I took a walk in downtown Toronto the other day. I was thinking about the marketing challenge that faces all charities and non-profits. It was a just a five minute walk between Union Station and the Metro Toronto Convention Centre. By the time I had reached my destination I had my answer.
I was attending the Association of Fundraising Professionals Toronto Congress. My walk was all inside through various buildings and walkways which also lead to the Rogers Centre, a large entertainment complex, and the world-famous CN Tower. It was full of various signs advertising everything from tourist destinations to colleges.
In five minutes I counted how many ads I saw on the wall, on signs, on displays. There were more than 70. Some were large and some were small. But on average, every three seconds or so I was exposed to another message.
And this is what struck me. The world is awash in marketing, in advertising, in messages of all kinds. My five minute walk shows that the main marketing challenge that any organization faces today is being heard. The efforts that organizations make at trying to figure out who they are and how to brand themselves pale in comparison to the problem of how they will be noticed in the stormy sea of marketing messages out there.
Arguably, the route that I walked has in fact one of the highest concentrations of ad messages in one of the most heavily messaged cities in all of Canada. I was literally at the business end of all Canadian marketing. If I had been a few blocks north or a few kilometers east I would not have had the same concentration of advertising. But I argue that that doesn’t matter. What I saw and heard was in fact the future for most cities – wall-to-wall advertising. It may not exist everywhere, but soon it will.
And that brings us right back to the problem of being heard. A message everything three seconds is too fast for most people to process. We are not video cameras that record everything and store it in a computer memory hard drive. In other words, I did not process and store the memory of each message as it went by. When humans are exposed to multiple messages we automatically pick and choose which to take note of and which to ignore. Some we will read, but most we will simply ignore. And even those that get processed to some extent or another may not make it to long-term storage in our brains. We might just as easily process the message and then dump it, retaining no real meaning of it at all.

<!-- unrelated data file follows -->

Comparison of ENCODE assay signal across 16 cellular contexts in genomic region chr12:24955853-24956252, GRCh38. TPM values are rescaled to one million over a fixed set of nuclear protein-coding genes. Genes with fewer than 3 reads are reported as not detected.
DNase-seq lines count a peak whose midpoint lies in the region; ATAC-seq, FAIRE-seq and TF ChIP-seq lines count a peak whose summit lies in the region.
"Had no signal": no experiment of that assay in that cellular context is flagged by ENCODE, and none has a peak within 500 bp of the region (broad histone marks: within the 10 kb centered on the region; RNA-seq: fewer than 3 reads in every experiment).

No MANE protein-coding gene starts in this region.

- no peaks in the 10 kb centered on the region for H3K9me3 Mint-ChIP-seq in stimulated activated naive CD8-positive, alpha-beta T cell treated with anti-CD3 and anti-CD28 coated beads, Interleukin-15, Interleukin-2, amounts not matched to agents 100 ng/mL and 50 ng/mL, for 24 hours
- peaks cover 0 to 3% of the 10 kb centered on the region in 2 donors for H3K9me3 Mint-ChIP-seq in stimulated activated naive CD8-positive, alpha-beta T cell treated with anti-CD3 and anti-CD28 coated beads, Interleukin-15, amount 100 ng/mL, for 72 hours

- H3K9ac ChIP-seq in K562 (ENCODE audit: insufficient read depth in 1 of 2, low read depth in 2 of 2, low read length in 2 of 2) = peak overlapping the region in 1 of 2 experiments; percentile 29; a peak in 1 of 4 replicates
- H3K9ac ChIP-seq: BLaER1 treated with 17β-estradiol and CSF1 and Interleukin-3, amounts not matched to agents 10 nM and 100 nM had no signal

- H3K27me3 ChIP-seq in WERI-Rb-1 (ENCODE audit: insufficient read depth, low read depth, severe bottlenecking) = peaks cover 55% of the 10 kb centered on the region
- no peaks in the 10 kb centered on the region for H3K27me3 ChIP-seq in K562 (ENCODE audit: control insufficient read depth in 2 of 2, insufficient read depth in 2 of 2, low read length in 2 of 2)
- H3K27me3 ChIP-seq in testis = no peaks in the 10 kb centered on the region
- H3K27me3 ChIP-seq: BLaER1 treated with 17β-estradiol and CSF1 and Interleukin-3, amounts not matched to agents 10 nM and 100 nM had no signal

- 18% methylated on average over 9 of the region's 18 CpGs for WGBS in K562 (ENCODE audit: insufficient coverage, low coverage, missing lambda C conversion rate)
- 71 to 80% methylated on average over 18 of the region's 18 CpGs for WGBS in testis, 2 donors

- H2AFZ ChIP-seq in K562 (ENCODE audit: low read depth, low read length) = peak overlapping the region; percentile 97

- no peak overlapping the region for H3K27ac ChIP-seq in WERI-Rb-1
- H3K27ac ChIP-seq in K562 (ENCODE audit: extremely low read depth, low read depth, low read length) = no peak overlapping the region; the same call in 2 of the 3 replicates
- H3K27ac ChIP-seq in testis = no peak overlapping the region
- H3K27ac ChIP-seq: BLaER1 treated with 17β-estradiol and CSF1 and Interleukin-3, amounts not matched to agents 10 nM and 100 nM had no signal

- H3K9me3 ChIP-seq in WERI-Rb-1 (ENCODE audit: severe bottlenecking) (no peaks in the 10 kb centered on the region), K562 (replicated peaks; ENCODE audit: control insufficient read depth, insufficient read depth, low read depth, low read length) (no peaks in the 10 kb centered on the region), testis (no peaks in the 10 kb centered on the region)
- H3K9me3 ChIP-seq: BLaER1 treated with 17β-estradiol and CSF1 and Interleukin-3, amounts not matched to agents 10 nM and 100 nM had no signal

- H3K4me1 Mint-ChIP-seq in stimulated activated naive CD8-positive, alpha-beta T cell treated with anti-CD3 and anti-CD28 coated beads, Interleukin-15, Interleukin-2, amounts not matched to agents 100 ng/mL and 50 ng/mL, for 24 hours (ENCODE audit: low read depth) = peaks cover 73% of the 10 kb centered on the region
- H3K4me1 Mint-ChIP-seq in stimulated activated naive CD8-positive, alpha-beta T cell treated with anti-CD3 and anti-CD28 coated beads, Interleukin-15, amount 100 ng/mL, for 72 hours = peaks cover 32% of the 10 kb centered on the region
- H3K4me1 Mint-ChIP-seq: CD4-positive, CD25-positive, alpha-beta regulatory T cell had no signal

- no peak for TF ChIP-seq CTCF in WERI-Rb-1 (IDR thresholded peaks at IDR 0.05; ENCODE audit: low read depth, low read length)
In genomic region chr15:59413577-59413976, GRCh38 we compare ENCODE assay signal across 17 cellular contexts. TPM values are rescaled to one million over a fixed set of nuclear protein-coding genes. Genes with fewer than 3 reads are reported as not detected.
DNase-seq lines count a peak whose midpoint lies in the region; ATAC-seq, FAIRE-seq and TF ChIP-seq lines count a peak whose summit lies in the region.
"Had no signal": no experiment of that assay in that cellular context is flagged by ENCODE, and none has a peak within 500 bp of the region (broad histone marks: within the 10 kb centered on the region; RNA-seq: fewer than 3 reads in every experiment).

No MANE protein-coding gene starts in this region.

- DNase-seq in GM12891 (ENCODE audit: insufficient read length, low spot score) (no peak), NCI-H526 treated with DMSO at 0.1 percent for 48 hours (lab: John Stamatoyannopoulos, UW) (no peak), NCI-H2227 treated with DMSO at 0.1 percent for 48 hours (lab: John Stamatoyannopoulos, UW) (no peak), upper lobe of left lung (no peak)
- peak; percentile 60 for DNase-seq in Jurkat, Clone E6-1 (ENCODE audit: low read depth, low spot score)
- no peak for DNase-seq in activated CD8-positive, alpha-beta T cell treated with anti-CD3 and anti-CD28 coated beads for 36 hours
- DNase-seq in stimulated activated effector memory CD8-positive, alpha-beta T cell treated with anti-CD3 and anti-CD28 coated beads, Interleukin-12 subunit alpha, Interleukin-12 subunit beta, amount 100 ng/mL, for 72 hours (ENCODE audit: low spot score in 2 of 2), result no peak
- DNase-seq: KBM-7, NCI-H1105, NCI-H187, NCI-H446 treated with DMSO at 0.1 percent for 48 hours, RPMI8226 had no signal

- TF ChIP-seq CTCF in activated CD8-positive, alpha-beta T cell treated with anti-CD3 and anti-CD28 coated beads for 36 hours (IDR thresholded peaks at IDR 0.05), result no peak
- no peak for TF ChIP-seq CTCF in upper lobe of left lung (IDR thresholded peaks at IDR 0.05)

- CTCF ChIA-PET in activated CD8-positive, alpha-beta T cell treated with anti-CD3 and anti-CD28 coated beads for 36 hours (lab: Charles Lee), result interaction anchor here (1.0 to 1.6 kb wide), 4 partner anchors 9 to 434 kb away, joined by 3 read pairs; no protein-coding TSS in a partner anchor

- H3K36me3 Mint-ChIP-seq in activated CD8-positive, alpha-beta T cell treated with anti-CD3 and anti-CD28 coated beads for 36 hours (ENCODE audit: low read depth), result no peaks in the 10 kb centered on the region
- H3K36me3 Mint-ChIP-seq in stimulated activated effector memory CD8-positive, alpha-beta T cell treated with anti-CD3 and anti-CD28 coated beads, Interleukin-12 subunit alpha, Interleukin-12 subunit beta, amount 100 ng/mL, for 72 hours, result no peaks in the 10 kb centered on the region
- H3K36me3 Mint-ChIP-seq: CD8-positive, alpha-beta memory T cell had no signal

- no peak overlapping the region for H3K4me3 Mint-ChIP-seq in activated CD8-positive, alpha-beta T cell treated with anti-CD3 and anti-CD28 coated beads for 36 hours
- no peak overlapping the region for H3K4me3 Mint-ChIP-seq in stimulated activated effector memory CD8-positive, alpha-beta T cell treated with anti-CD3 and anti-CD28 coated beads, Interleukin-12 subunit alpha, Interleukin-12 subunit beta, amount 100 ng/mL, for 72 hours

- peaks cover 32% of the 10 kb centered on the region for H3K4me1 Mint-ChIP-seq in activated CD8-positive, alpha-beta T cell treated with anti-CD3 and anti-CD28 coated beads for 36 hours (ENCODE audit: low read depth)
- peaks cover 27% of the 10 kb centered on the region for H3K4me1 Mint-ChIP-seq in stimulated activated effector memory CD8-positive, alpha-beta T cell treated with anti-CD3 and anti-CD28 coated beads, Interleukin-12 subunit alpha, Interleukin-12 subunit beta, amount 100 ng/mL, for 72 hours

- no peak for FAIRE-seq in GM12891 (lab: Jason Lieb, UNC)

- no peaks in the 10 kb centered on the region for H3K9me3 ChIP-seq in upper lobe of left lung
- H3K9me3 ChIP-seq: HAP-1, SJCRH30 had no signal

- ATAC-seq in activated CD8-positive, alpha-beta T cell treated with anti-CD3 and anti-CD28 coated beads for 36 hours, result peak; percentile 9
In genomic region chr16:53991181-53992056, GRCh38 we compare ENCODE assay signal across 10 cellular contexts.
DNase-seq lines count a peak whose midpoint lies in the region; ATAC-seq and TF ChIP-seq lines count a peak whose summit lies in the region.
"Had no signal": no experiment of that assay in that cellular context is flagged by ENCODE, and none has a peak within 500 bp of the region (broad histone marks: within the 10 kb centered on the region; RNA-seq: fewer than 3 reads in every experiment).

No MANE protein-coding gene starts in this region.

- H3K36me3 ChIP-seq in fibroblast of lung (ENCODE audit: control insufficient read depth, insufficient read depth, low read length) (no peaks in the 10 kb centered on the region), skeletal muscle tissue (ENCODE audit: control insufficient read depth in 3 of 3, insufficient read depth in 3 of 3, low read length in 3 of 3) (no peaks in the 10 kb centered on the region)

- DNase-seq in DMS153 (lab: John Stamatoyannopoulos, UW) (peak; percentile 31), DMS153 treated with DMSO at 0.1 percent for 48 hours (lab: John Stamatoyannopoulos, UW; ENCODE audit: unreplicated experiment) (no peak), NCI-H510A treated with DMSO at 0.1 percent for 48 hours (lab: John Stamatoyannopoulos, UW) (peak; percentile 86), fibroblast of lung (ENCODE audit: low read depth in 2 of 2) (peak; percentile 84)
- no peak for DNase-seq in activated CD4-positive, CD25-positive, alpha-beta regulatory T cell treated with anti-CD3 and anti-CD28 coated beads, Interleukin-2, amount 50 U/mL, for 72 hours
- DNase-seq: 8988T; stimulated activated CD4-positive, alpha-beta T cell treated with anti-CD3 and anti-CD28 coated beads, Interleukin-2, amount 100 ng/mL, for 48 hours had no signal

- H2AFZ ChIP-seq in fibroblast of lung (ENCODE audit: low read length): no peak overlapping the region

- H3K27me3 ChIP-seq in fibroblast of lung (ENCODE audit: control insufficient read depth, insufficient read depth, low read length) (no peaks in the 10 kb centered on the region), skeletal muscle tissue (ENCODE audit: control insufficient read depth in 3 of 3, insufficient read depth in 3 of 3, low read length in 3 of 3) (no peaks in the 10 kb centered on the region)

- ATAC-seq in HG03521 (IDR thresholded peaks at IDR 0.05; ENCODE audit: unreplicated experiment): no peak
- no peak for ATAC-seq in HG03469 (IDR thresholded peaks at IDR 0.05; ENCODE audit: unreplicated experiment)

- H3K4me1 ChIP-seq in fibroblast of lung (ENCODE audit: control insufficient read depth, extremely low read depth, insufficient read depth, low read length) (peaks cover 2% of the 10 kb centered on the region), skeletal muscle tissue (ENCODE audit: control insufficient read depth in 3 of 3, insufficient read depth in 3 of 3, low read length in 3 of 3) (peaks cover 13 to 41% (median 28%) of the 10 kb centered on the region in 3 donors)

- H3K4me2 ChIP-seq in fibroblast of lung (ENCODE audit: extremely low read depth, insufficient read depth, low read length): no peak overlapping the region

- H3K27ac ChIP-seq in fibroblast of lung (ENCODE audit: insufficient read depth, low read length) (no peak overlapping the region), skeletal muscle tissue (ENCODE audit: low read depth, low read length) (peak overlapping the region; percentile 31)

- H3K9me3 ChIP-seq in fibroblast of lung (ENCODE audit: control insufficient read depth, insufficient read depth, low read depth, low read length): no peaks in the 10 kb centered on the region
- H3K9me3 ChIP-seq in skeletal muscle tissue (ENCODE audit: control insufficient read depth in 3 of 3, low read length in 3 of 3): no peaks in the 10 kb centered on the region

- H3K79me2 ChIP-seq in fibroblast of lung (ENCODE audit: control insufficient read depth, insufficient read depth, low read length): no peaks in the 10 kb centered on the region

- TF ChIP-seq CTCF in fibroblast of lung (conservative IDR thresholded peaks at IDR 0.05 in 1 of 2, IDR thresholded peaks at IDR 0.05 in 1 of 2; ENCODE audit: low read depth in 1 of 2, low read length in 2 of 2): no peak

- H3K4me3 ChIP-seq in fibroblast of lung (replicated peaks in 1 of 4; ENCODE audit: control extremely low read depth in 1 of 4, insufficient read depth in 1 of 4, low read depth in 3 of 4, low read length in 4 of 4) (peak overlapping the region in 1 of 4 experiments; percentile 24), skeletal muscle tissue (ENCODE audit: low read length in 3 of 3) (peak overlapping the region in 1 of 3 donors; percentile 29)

So, in fact, of the 70 messages most people walking that route saw and heard, most would in fact be wasted. They would not work of and by themselves. It means that advertising only works through high volumes of ads. One ad won’t be effective, but because advertising is now a numbers game, 500 will.
More importantly, it means that competition for the attention of target audiences is reaching a saturation point of sorts. Of all the factors that go into creating and sending a message to your stakeholders the most critical is breaking through – in being heard above the chorus of other messages and of not being “tuned out” by people who are now accustomed to receiving and rejecting literally thousands of messages a day.
There are ways for non-profits to break through but not all of them are easy. They take hard work and critical thinking. You will need a good strategy, not just a nice logo. You will need to be clever about the types of mediums you use, not just pick social media because it’s cool or billboards because they are big and shiny. You will need to push the comfort level of your masters to get a message that’s loud enough to be noticed, not just send a message like everyone else.
All it takes to figure this out is a walk in downtown Toronto.